FIX it, pay for it, get it done. A federal judge is virtually that blunt in telling the state of Washington to repair culverts that block passage to salmon habitat.
U.S. District Judge Ricardo
Martinez reminded the state it has a narrow and specific treaty-based duty to ensure Northwest tribes access to healthy fish runs.
Martinez’s order last Friday in Seattle ended an extended phase during which the state and tribal parties were to sit down and work out what would come next. Nothing much happened.
The legal obligation to honor commitments made in the 1850s was not a question for the judge. Accountability for delivering on the promise is the issue.
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“The Tribes and their individual members have been harmed economically, socially, educationally and culturally by the greatly reduced salmon harvests that have resulted from state-created or state-maintained fish-passage barriers,” Martinez wrote in his ruling.
The judge put the state departments of fish and wildlife and parks, which have done some work, on a path to fix culverts by 2016.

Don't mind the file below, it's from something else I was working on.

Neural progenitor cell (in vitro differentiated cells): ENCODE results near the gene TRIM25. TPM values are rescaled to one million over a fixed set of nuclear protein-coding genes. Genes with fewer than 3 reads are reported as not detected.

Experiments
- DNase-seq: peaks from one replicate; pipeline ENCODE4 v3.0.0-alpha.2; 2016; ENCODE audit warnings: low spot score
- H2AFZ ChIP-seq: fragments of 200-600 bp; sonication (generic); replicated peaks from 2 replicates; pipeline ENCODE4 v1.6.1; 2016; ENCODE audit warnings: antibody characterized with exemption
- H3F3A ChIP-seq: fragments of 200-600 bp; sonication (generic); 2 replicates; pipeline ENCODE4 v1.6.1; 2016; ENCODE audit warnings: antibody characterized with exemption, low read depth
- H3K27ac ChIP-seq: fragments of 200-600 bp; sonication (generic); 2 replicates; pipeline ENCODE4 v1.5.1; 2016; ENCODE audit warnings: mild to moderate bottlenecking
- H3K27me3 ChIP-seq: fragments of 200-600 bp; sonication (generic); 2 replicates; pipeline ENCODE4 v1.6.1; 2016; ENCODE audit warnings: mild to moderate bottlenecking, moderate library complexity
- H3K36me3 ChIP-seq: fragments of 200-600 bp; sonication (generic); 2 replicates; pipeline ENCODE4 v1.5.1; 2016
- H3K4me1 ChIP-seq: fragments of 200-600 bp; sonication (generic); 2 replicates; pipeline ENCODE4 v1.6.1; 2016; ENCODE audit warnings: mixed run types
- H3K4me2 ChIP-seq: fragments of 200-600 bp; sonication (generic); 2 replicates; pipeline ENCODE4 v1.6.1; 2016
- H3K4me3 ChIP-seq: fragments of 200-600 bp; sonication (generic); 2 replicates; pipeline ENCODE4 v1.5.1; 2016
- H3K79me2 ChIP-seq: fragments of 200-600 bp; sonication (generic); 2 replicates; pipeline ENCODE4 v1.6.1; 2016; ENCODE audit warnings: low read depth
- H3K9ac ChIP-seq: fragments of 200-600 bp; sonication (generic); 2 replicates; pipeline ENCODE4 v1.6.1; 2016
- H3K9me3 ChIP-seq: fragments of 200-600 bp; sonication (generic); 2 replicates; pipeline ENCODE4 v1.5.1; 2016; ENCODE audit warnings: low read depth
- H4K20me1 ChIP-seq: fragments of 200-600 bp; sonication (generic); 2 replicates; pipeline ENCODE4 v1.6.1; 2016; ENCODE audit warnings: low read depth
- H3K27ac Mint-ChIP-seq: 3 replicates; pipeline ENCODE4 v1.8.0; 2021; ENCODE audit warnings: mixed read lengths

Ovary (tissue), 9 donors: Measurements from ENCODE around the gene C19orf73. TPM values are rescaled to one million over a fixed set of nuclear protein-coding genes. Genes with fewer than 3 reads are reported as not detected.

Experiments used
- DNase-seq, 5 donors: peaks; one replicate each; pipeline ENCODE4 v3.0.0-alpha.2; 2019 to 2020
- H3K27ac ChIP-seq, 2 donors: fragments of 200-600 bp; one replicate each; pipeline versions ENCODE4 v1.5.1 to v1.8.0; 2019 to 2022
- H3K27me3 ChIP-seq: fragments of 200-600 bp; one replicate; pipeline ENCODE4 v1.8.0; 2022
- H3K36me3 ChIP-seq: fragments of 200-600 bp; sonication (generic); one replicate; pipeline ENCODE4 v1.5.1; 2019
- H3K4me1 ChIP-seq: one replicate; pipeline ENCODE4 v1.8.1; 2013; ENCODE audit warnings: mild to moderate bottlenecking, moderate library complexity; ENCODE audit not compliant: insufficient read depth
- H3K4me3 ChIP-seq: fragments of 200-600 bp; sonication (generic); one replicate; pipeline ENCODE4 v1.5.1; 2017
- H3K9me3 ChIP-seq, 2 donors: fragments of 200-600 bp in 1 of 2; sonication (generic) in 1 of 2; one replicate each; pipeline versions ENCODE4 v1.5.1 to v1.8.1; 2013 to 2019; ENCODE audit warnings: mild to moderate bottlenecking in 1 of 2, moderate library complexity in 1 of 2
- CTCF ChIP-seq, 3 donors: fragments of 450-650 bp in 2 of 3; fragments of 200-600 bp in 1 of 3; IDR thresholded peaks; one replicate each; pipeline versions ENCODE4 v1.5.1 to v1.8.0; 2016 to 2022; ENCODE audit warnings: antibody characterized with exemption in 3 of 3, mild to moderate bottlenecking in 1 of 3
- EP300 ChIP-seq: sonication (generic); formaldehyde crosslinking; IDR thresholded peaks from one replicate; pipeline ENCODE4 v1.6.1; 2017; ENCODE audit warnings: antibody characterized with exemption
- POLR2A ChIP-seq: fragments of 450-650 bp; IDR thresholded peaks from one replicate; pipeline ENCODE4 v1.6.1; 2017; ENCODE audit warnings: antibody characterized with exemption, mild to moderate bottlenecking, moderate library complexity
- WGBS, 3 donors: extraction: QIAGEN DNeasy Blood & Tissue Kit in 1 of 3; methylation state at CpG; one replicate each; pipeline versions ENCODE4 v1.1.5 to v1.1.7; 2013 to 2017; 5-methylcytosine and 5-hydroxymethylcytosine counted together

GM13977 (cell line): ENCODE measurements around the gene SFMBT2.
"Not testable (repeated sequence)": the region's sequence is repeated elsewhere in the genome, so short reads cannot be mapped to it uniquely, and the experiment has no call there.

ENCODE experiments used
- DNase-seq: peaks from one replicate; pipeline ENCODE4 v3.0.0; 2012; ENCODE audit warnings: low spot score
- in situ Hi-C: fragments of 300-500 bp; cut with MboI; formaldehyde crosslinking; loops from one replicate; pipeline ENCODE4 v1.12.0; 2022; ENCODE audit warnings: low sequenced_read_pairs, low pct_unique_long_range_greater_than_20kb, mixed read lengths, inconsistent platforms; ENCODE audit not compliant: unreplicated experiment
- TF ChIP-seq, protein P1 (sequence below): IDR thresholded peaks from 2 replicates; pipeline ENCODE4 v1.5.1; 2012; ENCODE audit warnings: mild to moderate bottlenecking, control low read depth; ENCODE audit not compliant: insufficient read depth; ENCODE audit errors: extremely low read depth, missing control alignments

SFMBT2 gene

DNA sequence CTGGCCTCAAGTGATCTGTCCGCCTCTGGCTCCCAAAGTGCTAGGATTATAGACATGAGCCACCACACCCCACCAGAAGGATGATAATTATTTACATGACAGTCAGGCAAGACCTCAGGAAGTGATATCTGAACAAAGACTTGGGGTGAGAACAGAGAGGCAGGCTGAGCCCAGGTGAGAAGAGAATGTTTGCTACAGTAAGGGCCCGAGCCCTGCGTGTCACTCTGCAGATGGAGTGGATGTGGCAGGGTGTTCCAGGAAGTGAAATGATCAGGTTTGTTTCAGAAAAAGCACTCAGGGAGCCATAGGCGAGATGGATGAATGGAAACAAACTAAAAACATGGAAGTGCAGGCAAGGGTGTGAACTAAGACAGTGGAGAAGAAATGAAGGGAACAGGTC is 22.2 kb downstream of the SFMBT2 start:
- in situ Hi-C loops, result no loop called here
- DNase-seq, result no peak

The state Department of Transportation has a 17-year timeline for an extensive to-do list.
Martinez said the state has the capacity to accelerate work because of expected growth in transportation revenues in years ahead. Separate budgeting for transportation and the general fund, the ruling notes, prevents harm to education and social programs.
The point was also made that culvert repairs will work:
“Correction of fish-passage barrier culverts is a cost-effective and scientifically sound method of salmon-habitat restoration.”
It provides immediate benefit in terms of salmon production, as salmon rapidly recolonize the upstream area and returning adults spawn there,” the opinion states.
In another case that echoes in the news, the U.S. Supreme Court ruled in March that water runoff from logging roads was more like runoff from farms, and not the same as industrial pollution from a factory.
The 9th U.S. Circuit Court of Appeals, which was overturned, had found no exemption for logging.
Fish in streams have no options. They are vulnerable to the sediment collected, channeled and discharged into waterways from all activities, including logging.